Map Object

A Map object associates or maps one set of values, called keys, to another set of values. A key and the value it is mapped to are known as a key-value pair. A map can contain any number of key-value pairs, but each key must be unique.

A key may be any Integer, object reference or null-terminated String. Comparison of string keys is case-sensitive, while objects are compared by reference/address. Float keys are automatically converted to String.

The simplest use of a map is to retrieve or set a key-value pair via the implicit __Item property, by simply writing the key between brackets following the map object. For example:

clrs := Map()
clrs["Red"] := "ff0000"
clrs["Green"] := "00ff00"
clrs["Blue"] := "0000ff"
for clr in Array("Blue", "Green")
    MsgBox clrs[clr]

The documentation below uses aMap as a placeholder for any Map object. Note that "map" should not be used as a variable name as it is used to refer to the Map class itself.

Map objects are based on Map.Prototype, which is based on Object.Prototype. In addition to the methods and property inherited from Object, Map objects have the following predefined methods and properties:






Removes all key-value pairs from the map.



Returns a shallow copy of the object.

Clone := aMap.Clone()

All key-value pairs are copied to the new map. Object references are copied (like with a normal assignment), not the objects themselves.

Own properties, own methods and base are copied as per Obj.Clone.


Removes a key-value pair from the map.


Type: Integer, object or String

Any single key. If the map does not contain this key, an exception is thrown.

Return Value

The removed value.


Returns true if Key has an associated value within the map, otherwise false.



Sets zero or more items.

aMap.Set(Key, Value, Key2, Value2, ...)

This is equivalent to setting each item with aMap[Key] := Value, except that __Item is not called and Capacity is automatically adjusted to avoid expanding multiple times during a single call.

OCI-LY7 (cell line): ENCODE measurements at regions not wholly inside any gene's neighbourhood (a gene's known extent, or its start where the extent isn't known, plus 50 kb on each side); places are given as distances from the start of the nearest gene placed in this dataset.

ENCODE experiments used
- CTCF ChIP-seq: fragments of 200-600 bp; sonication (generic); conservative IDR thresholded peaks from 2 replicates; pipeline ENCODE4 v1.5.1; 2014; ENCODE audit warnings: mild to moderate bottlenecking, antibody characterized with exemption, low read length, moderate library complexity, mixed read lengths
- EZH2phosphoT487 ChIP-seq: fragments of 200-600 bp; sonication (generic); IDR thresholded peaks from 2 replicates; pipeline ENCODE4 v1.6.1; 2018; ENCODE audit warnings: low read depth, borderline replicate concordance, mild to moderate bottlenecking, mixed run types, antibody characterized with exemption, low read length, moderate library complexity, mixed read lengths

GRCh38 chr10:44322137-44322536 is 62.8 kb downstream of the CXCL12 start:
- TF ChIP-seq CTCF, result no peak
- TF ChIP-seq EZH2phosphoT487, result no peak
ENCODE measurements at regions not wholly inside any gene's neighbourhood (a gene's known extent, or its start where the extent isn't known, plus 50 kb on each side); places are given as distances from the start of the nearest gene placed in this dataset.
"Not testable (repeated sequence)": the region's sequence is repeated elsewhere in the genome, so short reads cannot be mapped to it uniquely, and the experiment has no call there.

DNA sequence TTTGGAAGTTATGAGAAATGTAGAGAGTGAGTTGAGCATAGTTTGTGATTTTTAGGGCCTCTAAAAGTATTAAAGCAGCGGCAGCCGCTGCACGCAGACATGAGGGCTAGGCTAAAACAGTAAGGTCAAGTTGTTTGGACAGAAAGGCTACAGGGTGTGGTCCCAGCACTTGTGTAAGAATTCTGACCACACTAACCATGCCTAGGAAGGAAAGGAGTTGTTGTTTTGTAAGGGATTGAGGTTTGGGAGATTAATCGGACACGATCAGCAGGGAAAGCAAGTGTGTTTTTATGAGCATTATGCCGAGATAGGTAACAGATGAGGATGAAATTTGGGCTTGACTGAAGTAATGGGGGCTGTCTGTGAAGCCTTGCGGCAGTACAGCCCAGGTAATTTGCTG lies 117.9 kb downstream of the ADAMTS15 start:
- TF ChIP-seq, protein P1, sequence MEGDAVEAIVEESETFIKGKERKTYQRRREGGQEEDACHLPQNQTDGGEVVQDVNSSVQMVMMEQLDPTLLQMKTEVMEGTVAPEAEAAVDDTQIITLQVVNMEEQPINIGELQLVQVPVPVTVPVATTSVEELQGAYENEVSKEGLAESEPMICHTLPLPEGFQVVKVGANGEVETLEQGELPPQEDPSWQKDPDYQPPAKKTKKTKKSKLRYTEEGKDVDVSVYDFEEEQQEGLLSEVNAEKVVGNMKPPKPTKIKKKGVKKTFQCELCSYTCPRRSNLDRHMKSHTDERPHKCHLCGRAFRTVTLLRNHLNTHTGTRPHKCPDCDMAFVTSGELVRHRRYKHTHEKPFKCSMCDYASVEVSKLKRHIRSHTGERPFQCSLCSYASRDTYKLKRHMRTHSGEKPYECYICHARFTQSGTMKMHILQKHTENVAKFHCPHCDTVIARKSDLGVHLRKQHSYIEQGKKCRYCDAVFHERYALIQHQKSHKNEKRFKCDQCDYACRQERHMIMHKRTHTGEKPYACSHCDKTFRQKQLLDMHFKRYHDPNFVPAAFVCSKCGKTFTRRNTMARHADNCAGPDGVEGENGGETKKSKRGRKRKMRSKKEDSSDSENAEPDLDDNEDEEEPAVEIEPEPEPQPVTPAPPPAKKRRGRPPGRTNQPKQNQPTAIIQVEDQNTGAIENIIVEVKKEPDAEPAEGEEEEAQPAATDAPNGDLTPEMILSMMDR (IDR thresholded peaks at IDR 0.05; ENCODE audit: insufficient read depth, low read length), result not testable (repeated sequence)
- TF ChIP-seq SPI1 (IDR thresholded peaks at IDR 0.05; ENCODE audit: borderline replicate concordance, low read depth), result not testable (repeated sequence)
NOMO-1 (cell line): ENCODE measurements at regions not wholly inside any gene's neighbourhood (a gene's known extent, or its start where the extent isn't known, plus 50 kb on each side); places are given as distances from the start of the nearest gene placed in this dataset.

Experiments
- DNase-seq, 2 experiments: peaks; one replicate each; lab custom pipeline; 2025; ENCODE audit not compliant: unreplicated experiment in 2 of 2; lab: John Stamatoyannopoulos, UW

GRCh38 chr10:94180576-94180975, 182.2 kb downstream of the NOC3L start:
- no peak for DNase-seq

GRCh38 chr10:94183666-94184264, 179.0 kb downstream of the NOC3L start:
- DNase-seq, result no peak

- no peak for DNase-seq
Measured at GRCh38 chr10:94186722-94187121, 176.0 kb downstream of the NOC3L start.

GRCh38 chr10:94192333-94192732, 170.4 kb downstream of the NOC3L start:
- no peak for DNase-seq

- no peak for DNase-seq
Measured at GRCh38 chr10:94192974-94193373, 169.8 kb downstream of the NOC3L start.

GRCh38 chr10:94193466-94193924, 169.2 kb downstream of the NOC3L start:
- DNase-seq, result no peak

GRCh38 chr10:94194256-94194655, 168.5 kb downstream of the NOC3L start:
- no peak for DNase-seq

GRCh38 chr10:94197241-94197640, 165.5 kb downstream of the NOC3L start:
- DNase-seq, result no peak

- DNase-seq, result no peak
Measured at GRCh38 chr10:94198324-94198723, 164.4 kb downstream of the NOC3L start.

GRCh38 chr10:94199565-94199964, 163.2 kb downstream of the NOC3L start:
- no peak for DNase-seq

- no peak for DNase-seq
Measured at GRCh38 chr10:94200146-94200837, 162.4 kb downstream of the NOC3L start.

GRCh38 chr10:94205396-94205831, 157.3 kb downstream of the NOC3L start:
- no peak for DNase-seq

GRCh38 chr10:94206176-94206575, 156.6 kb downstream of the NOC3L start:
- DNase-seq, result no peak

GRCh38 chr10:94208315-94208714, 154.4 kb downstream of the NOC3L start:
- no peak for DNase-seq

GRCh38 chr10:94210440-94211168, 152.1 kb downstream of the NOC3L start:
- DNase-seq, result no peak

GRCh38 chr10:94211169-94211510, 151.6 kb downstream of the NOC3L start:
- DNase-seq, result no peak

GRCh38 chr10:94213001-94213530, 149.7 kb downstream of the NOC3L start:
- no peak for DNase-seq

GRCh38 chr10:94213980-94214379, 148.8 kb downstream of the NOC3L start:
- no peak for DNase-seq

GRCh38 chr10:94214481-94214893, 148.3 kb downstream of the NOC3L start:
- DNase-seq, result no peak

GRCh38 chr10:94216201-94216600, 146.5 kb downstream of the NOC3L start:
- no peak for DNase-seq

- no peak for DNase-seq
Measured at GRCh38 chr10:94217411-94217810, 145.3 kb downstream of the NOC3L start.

Returns the map.


Enumerates key-value pairs.

For Key , Value in aMap

Returns a new enumerator. This method is typically not called directly. Instead, the map object is passed directly to a for-loop, which calls __Enum once and then calls the enumerator once for each iteration of the loop. Each call to the enumerator returns the next key and/or value. The for-loop's variables correspond to the enumerator's parameters, which are:


Type: Integer, object or String

The key.


The value.



Retrieves the number of key-value pairs present in the map.

Count := aMap.Count


Retrieves or sets the current capacity of the map.

aMap.Capacity := MaxItems
MaxItems := aMap.Capacity

Type: Integer

The maximum number of key-value pairs the map should be able to contain before it must be automatically expanded. If setting a value less than the current number of key-value pairs, that number is used instead, and any unused space is freed.


Retrieves or sets the map's case sensitivity setting.

aMap.CaseSense := Setting
Setting := aMap.CaseSense

Type: String

One of the following values:

"On": Key lookups are case sensitive. This is the default setting.

"Off": The letters A-Z are considered identical to their lowercase counterparts.

"Locale": Key lookups are case insensitive according to the rules of the current user's locale. For example, most English and Western European locales treat not only the letters A-Z as identical to their lowercase counterparts, but also non-ASCII letters like Ä and Ü as identical to theirs. Locale is 1 to 8 times slower than Off depending on the nature of the strings being compared.

When assigning a value, the strings "1" and "0" can also be used.

Attempting to assign to this property causes an exception to be thrown if the Map is not empty.


Retrieves or sets the value of a key-value pair.

Value := aMap[Key]
aMap[Key] := Value

Type: Integer, object or String

When retrieving a value, Key must be a unique value previously associated with another value. An exception is thrown if Key has no associated value within the map.

When assigning a value, Key can be any value to associate with Value; in other words, the key used to later access Value. Float keys are automatically converted to String.

The property name __Item is typically omitted, as shown above, but is used when overriding the property.



Creates a Map and sets items.

aMap := Map(Key1, Value1, Key2, Value2, ...)

This is equivalent to creating a map with aMap :=, setting its initial Capacity, and then setting each item with aMap[Key] := Value. Multiple expansions are avoided, but Capacity is not guaranteed to be exact.